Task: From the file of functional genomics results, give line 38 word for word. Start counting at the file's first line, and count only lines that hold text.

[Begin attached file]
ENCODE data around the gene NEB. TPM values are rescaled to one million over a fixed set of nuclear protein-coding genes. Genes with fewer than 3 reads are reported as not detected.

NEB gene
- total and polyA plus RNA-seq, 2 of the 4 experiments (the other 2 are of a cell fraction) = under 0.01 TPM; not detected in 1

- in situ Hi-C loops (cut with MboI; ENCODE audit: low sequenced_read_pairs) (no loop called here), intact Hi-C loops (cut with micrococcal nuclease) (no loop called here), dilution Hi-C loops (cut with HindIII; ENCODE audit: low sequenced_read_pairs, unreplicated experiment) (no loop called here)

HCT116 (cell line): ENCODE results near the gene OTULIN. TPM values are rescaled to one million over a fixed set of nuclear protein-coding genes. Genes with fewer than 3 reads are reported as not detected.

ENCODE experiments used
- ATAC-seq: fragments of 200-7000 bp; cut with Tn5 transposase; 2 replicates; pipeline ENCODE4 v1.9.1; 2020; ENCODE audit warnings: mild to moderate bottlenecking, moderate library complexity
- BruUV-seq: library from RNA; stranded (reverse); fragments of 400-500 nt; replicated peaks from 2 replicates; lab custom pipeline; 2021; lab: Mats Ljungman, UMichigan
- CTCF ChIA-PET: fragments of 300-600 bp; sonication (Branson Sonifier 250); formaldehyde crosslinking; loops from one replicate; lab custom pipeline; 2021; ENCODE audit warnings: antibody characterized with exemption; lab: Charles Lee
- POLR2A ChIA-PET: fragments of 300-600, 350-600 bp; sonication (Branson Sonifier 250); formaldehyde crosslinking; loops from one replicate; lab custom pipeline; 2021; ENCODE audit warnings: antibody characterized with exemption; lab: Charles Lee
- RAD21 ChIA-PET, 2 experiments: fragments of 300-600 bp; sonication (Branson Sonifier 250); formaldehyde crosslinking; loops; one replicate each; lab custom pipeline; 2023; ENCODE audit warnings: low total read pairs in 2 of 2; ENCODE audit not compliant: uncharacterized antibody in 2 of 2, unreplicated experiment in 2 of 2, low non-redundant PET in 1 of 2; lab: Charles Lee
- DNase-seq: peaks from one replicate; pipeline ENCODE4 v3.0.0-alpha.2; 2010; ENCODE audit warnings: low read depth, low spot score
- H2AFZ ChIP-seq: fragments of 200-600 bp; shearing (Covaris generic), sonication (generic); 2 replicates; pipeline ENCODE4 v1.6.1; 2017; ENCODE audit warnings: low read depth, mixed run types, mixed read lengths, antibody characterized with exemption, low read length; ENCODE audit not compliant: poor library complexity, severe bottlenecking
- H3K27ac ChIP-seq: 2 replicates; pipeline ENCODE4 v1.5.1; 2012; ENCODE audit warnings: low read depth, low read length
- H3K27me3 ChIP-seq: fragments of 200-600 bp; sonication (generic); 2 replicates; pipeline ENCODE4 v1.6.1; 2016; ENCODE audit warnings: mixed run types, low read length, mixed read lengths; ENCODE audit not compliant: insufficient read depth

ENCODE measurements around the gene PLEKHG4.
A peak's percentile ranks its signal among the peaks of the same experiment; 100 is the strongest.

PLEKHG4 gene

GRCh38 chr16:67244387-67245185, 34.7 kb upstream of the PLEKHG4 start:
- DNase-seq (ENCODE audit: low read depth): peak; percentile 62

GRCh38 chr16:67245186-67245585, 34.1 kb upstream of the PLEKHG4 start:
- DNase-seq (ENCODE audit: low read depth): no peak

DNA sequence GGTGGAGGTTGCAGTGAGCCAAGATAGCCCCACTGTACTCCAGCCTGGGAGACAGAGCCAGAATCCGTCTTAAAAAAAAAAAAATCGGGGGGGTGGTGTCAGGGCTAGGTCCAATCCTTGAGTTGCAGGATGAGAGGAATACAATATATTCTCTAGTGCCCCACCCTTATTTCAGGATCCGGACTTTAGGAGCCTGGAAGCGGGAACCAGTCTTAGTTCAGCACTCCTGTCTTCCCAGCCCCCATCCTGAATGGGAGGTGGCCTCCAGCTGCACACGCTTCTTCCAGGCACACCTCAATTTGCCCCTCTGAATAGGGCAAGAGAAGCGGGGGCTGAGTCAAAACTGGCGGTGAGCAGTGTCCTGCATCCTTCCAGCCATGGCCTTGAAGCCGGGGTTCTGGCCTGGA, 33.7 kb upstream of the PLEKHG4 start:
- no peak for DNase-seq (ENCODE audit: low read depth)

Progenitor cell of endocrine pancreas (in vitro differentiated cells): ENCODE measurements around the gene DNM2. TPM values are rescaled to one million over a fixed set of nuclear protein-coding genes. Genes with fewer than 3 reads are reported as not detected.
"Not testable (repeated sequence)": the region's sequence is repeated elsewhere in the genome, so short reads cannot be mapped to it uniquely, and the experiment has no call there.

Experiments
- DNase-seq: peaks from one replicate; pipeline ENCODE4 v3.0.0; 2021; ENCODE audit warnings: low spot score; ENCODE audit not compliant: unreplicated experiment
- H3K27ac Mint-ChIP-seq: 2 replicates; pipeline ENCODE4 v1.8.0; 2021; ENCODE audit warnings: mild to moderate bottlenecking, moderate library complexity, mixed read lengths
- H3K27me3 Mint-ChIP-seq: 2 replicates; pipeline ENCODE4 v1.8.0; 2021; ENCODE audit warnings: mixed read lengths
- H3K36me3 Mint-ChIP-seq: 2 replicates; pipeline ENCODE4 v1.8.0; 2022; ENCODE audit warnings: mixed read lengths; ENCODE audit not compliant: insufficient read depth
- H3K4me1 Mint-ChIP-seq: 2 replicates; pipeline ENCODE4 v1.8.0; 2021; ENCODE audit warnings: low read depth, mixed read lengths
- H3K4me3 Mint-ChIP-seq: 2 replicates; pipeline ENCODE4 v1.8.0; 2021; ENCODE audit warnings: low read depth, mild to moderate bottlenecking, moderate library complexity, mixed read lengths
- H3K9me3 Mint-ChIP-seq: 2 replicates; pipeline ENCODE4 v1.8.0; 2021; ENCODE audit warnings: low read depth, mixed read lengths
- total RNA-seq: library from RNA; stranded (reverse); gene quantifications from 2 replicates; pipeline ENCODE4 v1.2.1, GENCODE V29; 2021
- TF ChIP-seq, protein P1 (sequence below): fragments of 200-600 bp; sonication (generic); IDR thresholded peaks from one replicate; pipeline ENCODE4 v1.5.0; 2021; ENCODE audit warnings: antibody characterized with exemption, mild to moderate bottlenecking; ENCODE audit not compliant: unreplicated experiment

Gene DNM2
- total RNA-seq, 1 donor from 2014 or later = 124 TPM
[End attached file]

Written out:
- total RNA-seq, 1 donor from 2014 or later = 124 TPM